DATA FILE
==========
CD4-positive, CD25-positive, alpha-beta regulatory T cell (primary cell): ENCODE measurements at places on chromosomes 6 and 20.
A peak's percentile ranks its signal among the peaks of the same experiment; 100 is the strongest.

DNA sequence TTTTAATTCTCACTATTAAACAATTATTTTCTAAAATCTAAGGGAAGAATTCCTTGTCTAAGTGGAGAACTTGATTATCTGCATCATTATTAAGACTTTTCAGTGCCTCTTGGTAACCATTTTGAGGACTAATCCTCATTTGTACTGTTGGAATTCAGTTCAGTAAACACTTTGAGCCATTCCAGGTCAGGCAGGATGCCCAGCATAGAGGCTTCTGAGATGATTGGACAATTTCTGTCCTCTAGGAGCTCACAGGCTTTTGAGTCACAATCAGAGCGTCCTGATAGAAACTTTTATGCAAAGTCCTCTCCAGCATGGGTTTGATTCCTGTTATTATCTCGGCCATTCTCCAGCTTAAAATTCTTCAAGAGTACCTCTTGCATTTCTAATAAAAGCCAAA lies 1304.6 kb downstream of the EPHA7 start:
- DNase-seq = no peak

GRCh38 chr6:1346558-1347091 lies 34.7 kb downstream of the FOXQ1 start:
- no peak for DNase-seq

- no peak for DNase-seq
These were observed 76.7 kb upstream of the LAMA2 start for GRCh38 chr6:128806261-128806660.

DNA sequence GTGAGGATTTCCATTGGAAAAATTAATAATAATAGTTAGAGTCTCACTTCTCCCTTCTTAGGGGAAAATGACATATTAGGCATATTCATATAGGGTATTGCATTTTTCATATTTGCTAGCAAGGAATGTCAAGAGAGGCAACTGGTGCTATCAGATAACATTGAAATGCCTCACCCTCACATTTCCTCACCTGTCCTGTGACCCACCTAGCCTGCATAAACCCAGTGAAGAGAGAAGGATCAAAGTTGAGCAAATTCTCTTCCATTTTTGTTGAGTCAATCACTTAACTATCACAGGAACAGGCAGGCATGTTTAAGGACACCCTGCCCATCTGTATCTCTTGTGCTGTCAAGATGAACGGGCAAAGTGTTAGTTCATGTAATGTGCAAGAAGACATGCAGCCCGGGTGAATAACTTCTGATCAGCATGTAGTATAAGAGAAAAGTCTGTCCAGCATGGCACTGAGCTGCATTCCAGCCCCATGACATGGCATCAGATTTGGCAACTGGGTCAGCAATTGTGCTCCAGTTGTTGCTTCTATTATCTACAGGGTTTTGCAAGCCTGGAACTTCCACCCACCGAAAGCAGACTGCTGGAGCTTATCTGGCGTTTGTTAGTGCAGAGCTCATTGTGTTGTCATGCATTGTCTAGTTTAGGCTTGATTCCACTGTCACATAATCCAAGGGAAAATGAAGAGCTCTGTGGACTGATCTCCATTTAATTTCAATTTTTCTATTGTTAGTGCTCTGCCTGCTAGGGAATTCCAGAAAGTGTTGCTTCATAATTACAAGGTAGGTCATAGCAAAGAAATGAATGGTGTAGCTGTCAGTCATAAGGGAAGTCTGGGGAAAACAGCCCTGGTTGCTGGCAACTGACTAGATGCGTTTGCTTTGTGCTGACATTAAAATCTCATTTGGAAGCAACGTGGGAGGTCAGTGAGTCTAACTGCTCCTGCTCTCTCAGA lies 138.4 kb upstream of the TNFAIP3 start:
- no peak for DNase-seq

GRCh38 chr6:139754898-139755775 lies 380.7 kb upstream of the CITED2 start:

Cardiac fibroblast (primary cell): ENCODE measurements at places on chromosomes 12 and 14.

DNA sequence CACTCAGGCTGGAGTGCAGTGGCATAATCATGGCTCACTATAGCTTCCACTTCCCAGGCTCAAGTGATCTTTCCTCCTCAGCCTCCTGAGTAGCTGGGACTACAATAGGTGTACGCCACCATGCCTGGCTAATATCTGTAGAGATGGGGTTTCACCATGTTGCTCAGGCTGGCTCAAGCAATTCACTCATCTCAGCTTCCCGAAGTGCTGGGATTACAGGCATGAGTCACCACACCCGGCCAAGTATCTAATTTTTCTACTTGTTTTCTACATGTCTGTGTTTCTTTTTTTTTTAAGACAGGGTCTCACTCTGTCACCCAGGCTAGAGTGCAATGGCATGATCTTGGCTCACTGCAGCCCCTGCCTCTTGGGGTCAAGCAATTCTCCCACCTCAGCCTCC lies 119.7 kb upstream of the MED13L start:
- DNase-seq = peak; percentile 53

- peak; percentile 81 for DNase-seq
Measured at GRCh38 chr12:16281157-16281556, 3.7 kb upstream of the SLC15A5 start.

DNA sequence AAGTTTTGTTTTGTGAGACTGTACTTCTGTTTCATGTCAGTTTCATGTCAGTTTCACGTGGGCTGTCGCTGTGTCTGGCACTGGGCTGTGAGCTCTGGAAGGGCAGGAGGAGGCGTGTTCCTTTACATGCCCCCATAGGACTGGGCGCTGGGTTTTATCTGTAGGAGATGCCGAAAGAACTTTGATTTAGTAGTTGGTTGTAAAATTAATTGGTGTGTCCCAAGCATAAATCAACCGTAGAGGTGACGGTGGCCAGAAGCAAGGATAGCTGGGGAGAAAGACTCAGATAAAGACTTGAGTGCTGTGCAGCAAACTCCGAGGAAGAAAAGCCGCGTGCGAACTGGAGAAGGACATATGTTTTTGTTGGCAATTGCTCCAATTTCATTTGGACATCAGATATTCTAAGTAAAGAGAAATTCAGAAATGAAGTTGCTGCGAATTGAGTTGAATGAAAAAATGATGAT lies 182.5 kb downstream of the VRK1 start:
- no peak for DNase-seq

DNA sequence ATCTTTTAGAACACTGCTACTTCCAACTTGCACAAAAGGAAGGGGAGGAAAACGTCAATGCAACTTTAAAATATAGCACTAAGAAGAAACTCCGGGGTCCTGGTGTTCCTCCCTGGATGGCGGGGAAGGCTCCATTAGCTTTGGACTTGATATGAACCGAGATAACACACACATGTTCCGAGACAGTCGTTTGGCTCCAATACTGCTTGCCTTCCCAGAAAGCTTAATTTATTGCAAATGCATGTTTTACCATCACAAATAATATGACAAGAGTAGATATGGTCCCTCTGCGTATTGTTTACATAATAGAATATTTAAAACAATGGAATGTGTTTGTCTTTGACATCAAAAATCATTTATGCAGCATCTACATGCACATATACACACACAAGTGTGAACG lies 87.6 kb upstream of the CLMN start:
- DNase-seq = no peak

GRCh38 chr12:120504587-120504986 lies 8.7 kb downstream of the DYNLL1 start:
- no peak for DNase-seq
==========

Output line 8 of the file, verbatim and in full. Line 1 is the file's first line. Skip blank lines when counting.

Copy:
These were observed 76.7 kb upstream of the LAMA2 start for GRCh38 chr6:128806261-128806660.